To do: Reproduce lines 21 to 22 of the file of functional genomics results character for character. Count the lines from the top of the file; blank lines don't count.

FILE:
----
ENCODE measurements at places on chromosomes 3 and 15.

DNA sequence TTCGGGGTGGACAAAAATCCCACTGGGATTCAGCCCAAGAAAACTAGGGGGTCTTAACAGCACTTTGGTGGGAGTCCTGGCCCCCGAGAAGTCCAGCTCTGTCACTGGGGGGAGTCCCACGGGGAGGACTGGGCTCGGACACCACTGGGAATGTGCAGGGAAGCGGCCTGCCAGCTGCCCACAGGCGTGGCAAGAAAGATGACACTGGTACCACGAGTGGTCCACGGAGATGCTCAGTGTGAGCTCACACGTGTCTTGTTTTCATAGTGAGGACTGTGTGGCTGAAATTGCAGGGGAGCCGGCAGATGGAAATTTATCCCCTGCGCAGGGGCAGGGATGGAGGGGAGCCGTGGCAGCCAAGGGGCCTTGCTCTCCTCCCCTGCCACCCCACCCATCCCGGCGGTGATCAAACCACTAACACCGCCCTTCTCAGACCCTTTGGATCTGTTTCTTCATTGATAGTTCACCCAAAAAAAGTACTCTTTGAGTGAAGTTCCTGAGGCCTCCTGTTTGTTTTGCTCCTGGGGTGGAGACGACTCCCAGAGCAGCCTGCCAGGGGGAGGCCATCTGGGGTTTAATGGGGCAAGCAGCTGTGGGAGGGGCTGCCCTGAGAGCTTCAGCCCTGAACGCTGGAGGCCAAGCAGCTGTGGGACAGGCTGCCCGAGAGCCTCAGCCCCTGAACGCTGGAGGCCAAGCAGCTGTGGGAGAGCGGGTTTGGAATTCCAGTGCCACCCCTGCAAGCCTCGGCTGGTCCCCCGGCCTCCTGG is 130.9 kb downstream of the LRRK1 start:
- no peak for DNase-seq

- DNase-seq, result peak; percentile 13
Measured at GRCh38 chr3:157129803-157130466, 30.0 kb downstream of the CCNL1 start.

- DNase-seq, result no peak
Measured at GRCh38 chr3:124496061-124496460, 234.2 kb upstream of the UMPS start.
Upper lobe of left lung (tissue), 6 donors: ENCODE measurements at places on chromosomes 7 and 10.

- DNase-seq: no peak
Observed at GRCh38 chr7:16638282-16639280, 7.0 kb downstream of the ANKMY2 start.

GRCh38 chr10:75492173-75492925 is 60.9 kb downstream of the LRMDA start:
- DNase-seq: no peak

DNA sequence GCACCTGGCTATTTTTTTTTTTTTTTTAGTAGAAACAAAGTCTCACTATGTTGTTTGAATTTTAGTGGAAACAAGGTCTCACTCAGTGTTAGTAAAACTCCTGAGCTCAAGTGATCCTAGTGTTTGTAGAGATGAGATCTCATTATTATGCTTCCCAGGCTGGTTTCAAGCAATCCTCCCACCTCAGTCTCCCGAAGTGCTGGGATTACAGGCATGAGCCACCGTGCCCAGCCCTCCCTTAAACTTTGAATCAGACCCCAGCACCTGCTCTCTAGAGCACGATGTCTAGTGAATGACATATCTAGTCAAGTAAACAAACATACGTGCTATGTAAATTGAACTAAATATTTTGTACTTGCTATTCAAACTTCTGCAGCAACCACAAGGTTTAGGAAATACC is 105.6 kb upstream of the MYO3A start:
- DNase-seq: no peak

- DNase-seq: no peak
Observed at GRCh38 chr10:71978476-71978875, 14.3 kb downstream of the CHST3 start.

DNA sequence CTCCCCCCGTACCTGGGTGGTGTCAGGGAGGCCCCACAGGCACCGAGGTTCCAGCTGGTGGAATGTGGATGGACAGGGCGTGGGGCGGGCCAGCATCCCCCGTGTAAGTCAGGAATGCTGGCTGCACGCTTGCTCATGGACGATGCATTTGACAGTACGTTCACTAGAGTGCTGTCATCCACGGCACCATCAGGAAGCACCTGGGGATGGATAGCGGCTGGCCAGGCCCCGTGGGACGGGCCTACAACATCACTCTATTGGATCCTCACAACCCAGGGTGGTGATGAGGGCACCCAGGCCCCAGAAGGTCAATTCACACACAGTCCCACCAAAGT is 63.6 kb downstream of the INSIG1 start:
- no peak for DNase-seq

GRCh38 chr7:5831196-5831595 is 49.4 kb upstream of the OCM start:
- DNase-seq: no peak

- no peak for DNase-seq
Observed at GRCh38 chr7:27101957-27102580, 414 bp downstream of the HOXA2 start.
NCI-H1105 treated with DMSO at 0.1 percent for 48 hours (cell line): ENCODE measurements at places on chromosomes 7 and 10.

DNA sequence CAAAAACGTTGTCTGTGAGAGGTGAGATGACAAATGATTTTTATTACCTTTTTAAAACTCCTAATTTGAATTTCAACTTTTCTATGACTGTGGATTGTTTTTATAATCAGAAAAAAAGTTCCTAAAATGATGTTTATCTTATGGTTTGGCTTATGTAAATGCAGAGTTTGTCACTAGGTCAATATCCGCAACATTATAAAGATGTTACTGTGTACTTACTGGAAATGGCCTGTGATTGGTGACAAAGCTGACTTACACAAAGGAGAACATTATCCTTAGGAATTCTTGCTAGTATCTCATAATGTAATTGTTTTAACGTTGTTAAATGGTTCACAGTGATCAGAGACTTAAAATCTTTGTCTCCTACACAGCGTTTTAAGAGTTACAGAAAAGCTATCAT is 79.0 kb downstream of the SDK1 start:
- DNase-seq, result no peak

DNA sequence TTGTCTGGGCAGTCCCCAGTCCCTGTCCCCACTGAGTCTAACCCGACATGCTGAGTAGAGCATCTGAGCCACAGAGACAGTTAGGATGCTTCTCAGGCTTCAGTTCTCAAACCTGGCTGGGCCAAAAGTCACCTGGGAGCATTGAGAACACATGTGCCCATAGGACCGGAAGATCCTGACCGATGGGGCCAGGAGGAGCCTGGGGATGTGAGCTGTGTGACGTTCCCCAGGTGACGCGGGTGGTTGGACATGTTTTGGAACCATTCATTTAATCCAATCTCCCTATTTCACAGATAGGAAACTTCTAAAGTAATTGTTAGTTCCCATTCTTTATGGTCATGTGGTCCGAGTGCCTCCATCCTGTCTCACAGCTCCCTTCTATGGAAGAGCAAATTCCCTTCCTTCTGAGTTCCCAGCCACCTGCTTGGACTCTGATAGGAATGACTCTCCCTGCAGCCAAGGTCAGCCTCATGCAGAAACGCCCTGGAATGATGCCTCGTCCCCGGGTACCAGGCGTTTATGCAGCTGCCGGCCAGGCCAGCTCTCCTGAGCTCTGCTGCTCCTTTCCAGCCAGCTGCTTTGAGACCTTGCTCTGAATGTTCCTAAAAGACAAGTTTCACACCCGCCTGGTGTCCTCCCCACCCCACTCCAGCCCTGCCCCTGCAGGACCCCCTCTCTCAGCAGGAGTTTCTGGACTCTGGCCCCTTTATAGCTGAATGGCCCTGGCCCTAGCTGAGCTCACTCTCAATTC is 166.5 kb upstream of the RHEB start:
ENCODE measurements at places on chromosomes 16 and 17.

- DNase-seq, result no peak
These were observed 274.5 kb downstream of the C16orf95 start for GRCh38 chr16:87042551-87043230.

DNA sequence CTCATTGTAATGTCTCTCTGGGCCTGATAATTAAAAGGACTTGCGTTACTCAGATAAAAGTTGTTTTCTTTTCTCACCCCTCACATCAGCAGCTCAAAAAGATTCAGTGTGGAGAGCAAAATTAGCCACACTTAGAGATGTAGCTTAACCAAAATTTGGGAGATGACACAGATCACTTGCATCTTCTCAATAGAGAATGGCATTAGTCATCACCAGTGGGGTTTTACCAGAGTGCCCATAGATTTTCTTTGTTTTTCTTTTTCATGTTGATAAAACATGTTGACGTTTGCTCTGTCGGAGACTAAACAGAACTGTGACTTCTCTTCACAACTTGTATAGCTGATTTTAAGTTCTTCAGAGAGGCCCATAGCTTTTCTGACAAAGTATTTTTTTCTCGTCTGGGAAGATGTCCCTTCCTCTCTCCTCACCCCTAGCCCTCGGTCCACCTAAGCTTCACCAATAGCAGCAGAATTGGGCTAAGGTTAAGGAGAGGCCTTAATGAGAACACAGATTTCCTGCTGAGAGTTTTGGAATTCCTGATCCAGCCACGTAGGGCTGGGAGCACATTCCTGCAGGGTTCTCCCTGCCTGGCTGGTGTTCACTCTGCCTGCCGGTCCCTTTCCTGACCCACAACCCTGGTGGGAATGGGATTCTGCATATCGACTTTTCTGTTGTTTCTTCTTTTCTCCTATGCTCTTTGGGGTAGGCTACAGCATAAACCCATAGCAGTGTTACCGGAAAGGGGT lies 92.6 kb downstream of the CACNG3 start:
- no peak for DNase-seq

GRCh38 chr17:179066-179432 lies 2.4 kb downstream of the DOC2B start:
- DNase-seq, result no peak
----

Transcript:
- no peak for DNase-seq
Observed at GRCh38 chr7:27101957-27102580, 414 bp downstream of the HOXA2 start.